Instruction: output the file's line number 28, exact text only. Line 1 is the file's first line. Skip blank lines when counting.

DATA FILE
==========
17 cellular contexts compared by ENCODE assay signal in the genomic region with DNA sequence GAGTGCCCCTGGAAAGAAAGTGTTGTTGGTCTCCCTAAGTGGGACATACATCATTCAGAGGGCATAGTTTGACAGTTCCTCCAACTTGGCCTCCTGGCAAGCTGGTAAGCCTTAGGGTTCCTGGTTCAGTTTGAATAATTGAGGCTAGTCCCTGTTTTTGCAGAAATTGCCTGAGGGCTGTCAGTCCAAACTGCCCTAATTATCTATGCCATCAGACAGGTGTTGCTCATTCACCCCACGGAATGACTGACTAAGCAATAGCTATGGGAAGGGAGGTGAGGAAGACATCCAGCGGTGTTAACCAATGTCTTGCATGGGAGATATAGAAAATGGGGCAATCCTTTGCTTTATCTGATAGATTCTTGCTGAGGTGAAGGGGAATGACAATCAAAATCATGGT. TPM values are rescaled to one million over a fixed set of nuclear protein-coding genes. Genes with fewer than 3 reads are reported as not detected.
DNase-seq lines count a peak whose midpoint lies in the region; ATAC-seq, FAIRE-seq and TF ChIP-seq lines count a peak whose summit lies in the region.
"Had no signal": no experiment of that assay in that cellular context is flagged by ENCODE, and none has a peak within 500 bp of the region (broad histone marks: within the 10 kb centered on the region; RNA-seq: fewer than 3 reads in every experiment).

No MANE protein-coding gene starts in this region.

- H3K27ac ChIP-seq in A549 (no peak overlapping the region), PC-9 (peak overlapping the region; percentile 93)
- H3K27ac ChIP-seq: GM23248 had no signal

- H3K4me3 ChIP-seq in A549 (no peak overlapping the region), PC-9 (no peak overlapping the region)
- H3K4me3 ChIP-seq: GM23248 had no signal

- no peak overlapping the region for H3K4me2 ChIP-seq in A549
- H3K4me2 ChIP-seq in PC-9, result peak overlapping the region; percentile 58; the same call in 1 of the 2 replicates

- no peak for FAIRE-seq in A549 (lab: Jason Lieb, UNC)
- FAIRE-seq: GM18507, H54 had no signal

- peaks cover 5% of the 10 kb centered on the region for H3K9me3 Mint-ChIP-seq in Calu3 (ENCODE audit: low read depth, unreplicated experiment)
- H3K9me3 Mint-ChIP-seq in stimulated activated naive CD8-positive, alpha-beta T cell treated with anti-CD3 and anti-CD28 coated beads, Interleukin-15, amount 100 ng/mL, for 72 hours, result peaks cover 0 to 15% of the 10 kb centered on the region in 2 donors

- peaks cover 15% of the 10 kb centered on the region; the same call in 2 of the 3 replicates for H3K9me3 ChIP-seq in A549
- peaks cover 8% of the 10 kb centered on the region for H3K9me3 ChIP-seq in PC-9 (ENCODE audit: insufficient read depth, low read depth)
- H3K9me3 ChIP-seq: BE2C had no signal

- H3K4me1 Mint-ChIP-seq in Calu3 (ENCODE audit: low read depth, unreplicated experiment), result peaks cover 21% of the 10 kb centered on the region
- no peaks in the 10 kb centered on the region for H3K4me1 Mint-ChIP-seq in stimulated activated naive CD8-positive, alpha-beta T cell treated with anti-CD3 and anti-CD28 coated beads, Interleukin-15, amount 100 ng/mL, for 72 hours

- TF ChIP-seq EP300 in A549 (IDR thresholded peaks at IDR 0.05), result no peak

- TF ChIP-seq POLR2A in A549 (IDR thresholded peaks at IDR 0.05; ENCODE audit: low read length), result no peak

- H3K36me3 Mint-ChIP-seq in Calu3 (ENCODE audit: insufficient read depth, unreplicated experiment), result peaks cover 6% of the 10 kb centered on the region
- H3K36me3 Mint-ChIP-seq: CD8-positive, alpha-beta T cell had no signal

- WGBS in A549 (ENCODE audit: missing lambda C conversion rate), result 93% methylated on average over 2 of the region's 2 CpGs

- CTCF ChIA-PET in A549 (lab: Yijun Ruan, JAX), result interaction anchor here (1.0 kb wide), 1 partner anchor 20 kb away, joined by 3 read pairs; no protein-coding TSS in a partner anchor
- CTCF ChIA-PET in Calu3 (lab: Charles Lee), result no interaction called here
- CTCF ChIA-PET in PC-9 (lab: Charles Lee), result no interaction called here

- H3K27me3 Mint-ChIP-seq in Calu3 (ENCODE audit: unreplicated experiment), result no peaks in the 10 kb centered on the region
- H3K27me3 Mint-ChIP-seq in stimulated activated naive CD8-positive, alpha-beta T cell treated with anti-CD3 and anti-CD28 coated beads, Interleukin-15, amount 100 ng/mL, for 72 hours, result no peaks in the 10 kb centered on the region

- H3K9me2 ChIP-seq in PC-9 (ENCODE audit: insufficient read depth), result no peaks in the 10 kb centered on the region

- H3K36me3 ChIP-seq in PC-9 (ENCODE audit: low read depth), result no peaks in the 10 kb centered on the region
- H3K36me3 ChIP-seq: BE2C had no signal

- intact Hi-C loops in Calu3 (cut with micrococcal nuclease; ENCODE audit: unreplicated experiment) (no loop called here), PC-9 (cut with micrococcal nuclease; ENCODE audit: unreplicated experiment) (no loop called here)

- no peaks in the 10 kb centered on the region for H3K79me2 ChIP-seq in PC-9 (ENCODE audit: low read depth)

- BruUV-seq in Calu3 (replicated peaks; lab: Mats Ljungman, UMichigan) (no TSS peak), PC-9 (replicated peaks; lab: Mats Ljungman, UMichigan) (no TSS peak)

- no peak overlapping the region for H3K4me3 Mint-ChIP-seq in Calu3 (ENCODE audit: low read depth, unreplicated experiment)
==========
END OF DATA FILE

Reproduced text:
- H3K27me3 Mint-ChIP-seq in Calu3 (ENCODE audit: unreplicated experiment), result no peaks in the 10 kb centered on the region